As continental powers whose respective back doors, so to speak, open in the fragile, volatile and strategically important region of Central Asia, it is perfectly logical that India, China and Russia should be actively exploring avenues of cooperation to ensure that this region remains peaceful and stable.
The broad strategic convergence of the policies of these three countries in this region is evident in their participation in the Central Asia-centric Shanghai Cooperation Organisation, where Russia and China are members, and India an observer.
Given the institutional weaknesses of the Central Asian states, there are many potential dangers emanating from this region that could threaten the security and stability of all three countries. Separatist tendencies and terrorist activities exist precisely in those regions of India, China and Russia that are contiguous to Central Asia.
Faced as all three countries are with terrorist and separatist activities (Chechnya for Russia, Xinjiang for China, and Kashmir for India), there was considerable meeting ground on this issue among the three foreign ministers.
Against this background, they had little difficulty in agreeing that there can be no justification for any act of terrorism irrespective of motivations, as well as in rejecting selective approaches and double standards in countering terrorism. There was agreement in conceptual terms and in the intention to develop practical cooperation in multilateral and regional frameworks and through coordinated trilateral action. It remains to be seen what would be the concrete forms of such cooperation.
In addition, the US military presence in the region, which is likely to be a long-term one, poses an incipient threat to all three countries about which none of them can be sanguine. The formulation in the Joint Statement that Russia and China 'would actively facilitate early realisation of mutually beneficial contribution of India to the Shanghai Cooperation Organisation,' and a recent statement by the Russian Ambassador to India, provide indications that India may soon be invited to become a full member of the Central Asia-centric Shanghai Cooperation Organisation. Were that to happen, it could become a matter of serious strategic concern to the US that tends to regard the SCO as an anti-US alliance.
While many ideas for trilateral cooperation have been discussed among scholars in a number of trilateral academic meetings organised over the last few years, no visible progress on the ground has been made so far. The ministers identified energy, transport infrastructure, health, and high technology as promising areas for joint cooperation and collaboration.
Hopefully, the proposed expert-level meetings, and the business meet in India later this year, will come up with practical areas of trilateral economic cooperation.
The considerable hydropower potential in Siberia and Tibet could be tapped for transmitting electricity via Xinjiang and Tibet to the large Indian market just across the mountains. Overland pipeline projects, if technically and economically feasible, could transport Russian and Caspian oil and gas to markets in India via China, as well as to global markets via India's warm water ports.
This could be cheaper and also obviate many of the risks associated with exclusive reliance on maritime energy supply routes. China is already exploring alternative routes via Pakistan for transporting Gulf oil to China.
It may well find a sea-land route via India more reliable and secure, particularly if there is a reciprocal dependence -- India's on Russian and Central Asian gas transiting China on its way to India, and China's on Gulf oil transiting India on its way to China. Joint India-China-Russia investments in energy projects in Russia and elsewhere, and swap deals are other possible areas of cooperation.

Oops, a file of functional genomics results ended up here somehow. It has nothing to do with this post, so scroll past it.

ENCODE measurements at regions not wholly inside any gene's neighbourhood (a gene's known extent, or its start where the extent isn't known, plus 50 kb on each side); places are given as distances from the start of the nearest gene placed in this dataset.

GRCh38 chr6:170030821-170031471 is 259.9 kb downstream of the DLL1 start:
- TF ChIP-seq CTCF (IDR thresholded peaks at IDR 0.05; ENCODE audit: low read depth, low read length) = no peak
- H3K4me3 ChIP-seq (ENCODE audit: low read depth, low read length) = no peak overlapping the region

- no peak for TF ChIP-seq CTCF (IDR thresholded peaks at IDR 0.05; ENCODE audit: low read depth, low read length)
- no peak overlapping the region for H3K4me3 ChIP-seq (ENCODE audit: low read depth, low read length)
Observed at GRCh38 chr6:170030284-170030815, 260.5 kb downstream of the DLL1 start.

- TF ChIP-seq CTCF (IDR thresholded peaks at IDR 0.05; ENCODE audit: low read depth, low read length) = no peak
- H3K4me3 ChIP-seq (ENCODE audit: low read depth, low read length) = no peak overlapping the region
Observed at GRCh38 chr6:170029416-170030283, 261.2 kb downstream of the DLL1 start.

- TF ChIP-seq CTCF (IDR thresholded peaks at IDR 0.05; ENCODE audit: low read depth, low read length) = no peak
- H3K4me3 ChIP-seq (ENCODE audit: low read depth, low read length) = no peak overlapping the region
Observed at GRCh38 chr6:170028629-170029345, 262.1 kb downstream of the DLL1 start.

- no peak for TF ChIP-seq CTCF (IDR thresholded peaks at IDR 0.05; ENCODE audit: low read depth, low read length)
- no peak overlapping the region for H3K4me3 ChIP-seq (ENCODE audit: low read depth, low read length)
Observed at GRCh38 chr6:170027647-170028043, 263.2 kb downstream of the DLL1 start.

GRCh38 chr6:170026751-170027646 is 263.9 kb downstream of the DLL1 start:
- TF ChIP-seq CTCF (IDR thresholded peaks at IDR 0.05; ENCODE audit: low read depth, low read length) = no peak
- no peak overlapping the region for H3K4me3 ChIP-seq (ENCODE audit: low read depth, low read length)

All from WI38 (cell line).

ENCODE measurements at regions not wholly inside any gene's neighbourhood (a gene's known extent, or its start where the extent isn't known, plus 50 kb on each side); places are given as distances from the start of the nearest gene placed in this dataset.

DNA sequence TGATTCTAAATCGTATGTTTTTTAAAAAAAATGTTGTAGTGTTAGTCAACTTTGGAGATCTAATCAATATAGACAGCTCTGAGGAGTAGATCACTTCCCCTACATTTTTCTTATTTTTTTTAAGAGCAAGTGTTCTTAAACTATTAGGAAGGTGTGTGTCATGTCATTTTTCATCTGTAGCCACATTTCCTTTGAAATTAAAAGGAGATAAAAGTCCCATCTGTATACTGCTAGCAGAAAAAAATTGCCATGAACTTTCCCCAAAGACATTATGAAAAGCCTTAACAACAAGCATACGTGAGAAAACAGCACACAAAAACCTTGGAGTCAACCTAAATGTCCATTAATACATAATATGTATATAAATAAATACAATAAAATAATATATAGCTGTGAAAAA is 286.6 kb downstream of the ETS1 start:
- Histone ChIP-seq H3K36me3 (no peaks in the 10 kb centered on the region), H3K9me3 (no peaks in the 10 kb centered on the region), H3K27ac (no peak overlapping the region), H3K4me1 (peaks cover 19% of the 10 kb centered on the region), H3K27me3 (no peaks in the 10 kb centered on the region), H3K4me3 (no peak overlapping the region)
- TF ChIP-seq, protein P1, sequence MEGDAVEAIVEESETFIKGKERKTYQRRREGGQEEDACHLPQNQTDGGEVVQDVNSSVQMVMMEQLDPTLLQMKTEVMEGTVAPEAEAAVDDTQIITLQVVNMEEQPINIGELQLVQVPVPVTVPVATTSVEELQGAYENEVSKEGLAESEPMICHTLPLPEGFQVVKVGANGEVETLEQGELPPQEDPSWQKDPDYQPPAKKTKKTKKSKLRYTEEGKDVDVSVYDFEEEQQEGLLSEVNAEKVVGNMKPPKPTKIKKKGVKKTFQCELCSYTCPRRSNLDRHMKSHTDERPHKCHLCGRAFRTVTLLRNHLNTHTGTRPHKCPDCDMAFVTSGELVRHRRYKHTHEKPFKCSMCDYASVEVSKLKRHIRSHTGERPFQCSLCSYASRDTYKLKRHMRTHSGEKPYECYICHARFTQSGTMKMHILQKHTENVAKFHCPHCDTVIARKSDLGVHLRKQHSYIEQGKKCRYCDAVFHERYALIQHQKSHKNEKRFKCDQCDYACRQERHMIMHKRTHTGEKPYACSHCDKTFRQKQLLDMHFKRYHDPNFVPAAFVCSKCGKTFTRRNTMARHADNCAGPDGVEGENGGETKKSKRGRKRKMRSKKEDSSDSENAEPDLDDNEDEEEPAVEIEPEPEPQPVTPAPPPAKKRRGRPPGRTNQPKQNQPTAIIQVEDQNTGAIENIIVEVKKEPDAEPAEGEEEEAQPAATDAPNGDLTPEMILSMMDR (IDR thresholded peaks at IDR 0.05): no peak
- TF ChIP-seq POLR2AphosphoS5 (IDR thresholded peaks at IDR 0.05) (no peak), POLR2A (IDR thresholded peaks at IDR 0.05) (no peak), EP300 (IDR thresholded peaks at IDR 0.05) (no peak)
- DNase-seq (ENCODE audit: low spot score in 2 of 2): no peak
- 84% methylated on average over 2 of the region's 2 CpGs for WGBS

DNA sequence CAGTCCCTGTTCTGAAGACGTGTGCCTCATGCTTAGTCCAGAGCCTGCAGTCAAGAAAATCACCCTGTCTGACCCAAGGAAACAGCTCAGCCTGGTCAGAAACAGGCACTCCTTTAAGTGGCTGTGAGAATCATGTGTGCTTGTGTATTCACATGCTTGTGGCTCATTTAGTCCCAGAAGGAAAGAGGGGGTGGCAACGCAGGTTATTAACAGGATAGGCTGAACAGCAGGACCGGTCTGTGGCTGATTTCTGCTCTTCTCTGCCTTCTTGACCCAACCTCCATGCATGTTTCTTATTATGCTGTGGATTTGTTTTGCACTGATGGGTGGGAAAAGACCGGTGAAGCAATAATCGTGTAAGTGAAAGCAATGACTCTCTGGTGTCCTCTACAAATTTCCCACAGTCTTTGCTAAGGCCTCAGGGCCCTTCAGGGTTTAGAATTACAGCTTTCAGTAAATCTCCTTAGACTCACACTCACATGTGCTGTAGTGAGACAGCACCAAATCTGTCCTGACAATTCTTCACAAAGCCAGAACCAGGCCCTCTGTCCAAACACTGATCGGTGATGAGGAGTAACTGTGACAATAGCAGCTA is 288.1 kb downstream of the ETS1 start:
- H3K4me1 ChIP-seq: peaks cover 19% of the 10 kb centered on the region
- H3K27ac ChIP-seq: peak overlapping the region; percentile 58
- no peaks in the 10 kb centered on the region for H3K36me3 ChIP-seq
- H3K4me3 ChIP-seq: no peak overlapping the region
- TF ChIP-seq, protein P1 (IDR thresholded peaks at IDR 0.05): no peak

Another exciting and potentially very significant area of cooperation is high technology. If the three countries pool their assets and synergise their strengths, they could emerge as an alternative nucleus for development of futuristic technologies, and break the current technological dominance of the West. Information technology and biotechnology have already been identified as areas meriting special attention.
There is some talk of developing civilian aircraft that could break the duopoly of Boeing and Airbus, and of cooperation in the field of pharmaceuticals that could pose a challenge to the cartel of American and European multinational pharmaceutical companies.
Controlling between them about one-and-a-half trillion dollars of foreign exchange, the three countries have also talked of cooperation in financial services.
The New Delhi meeting of the foreign ministers of India, China and Russia has put trilateral cooperation firmly on the rails. There will be regular foreign ministerial meetings, with the next to be hosted by China. Gone is the tentativeness and hesitation that characterised earlier meetings. The atmospherics of the latest meeting were good, its outcome substantive, and the mood of the participants upbeat and confident.
The burgeoning trilateral consultations and cooperation constitute the most serious and credible endeavour to craft a multi-polar world. But there is no strategic alliance -- at least not yet. What we are seeing is a demonstration of how in today's complex global scenario there can be issue-based coalitions of states. It is the fructification of even one or two large projects of the kind indicated above that would hardwire the three countries into a long-term mutual interdependence and lead to a true strategic alliance.
For this, conscious strategic decisions will be needed in all countries. Are the leaders of India, China and Russia ready for a radical conceptual breakthrough to take advantage of the new geo-political realities of the 21st century?
Rajiv Sikri is a former member of the Indian Foreign Service.